Wednesday, July 11, 2012

At the old Cunningham Place

Cunningham really is my maternal great-great grandmother's maiden name. I make up most of the names on this blog, but since it was that long ago, I figure we're safe. Both of the structures in this picture were not in place at any time when my ancestors were around-- I think (though Grandma used to visit as a little girl, so who knows; that hen house could have been built in the forties, right?)

Watercress still grows on the banks of the stream that runs through the old place; they used to have watercress sandwiches for lunch, from time to time.

The story is that my ancestor who fought in the Civil War on the side of the South passed through a beautiful valley on his way to the war, and said to himself, "If I live through the war, I am going to come back and settle here." He did, and he came back and married the daughter of the man who owned the vast majority of the land in the valley.

My mother's third-cousin-twice-removed (if I recall correctly) lives on the same patch of land where that Civil War vet landed, and as we were driving through Alabama on our way to Uncle Charlie's funeral, we stopped at her place (the old family farm) for the night. Early the next morning, I woke up and went out with the camera and caught a few things in that nice early morning light.

And, just in case you were wondering: as far as I know, these particular Cunninghams did not have slaves-- it being after the Civil War and all-- but that surely does not clear them of charges of ever having been racist. And on the other hand, it is also true that this branch of the family, at this point in history, seems to be more anti-racist than most people I've met. My thinking is that when it's in your face like that, you have to make a decision, and they (the ones I've met) made one that makes me pleased to be related to them.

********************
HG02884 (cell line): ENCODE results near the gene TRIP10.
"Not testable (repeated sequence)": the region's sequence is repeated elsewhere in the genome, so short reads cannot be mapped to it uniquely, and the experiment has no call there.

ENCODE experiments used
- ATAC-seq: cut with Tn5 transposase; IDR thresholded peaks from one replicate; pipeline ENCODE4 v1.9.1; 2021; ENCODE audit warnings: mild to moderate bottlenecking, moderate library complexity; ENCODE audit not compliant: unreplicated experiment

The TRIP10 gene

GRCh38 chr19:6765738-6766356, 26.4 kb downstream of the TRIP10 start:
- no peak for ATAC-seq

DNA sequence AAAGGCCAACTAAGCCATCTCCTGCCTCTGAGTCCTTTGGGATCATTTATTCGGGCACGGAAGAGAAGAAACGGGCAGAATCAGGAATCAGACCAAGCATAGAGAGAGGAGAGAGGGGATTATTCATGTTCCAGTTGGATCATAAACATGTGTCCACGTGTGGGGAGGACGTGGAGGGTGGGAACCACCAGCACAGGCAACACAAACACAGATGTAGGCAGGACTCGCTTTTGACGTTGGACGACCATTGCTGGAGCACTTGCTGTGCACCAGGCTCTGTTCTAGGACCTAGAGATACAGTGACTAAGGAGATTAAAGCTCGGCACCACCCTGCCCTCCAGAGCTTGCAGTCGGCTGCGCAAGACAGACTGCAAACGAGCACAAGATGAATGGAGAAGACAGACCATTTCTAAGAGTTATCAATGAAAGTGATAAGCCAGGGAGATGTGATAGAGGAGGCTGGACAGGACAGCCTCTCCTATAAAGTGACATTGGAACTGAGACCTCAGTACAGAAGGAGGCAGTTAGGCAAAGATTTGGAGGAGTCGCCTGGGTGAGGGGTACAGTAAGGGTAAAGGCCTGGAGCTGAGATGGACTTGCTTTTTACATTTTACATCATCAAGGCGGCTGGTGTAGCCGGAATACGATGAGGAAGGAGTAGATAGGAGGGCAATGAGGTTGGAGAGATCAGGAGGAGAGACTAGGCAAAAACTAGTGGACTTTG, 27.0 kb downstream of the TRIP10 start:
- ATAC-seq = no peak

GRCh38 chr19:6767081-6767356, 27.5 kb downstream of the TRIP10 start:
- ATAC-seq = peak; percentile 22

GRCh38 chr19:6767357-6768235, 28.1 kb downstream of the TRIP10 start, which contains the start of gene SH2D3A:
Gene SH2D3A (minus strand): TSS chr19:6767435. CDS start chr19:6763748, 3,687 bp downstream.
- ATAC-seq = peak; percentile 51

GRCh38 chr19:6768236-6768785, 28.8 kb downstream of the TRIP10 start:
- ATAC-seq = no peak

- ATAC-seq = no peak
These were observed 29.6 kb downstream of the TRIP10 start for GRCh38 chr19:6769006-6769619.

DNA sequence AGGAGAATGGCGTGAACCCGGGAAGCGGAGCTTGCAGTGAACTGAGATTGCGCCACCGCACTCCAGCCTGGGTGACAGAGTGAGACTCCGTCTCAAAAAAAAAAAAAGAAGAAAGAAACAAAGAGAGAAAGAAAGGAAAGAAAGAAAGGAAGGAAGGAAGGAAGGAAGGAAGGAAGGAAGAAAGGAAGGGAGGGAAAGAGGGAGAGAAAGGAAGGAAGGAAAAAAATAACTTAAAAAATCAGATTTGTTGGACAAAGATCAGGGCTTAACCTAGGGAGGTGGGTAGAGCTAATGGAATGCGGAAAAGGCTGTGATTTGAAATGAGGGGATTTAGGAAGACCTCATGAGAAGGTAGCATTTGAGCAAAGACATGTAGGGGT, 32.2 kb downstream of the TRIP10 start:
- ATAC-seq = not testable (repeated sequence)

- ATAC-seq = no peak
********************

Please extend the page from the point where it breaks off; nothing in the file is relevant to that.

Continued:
Wednesday, July 4, 2012

Grandmere et Grandpere

Mom kindly phoned me this morning with her permission to publish the following.

In case you can't tell, Mom is smiling gently and Dad is being mock-serious.

Made Me Cry On The Fourth of July

In Kenya, there has been cross-border violence-- Muslims from Somalia have attacked Christian churches in the city of Garissa; fifteen have been killed. The Supreme Council of Kenyan Muslims decided that they needed to do something about this. Adan Wachu, the head of this Supreme Council was quoted thusly:
"...[W]e all resolved to stand together as one united front," he said.
"We decided as solidarity that the Muslim youth will provide a vigilante service to the churches not only in Garissa but in any other places that the Christians may deem fit."
The full article is on the BBC website. PG warning: there is a picture of the inside of one of the churches where an attack happened; no bodies, but there is blood.

It should go without saying, but I'm going to say it: we need more of this-- I think that we specifically need more Christians, in this country, to step up and vocally protect Muslims; I think we need more respect all around and more willingness to admit that disagreement does not have to lead to destruction, not only of human lives but also, even, of relationships.

Oh, and happy fourth!

I finally remembered to put the flag up this year-- on the first!-- after three years of living here. I always seem to remember on, like, the sixth, when it would seem silly to start. But, having started on the first, I can put it out every day until the end of the month, which makes me very happy.

Just so you know, this is not a normal view from our front porch. It's my obsession with trees, again; I felt that the stars and stripes would be shown to best advantage if I could pair them with one of my favorite portrait subjects. I stood on the concrete block beside the porch (the one that's there to prevent skunks from nesting under said porch) with my back smushed into the bushes to the right of the door as I was taking this picture. I also gave a presumably tasty breakfast to a couple of mosquitoes. I protested that I had given enough already this season, but they didn't seem to care.

Portrait of Papa

From when he and Mom and Ivy and I all went down to Florida for his oldest brother's funeral. I took this just before we left for the funeral, outside the hotel; the light was just too darn good to ignore, and the metal bench was pretty cool-looking, too. Also, he was smiling-- or, I could get him to smile, which amounts to the same thing, right? I have one of him and Mom together, which I like even better than this one, but I haven't asked her yet if she minds if I put it up on the blog. If she says yes, I'll post that one, too.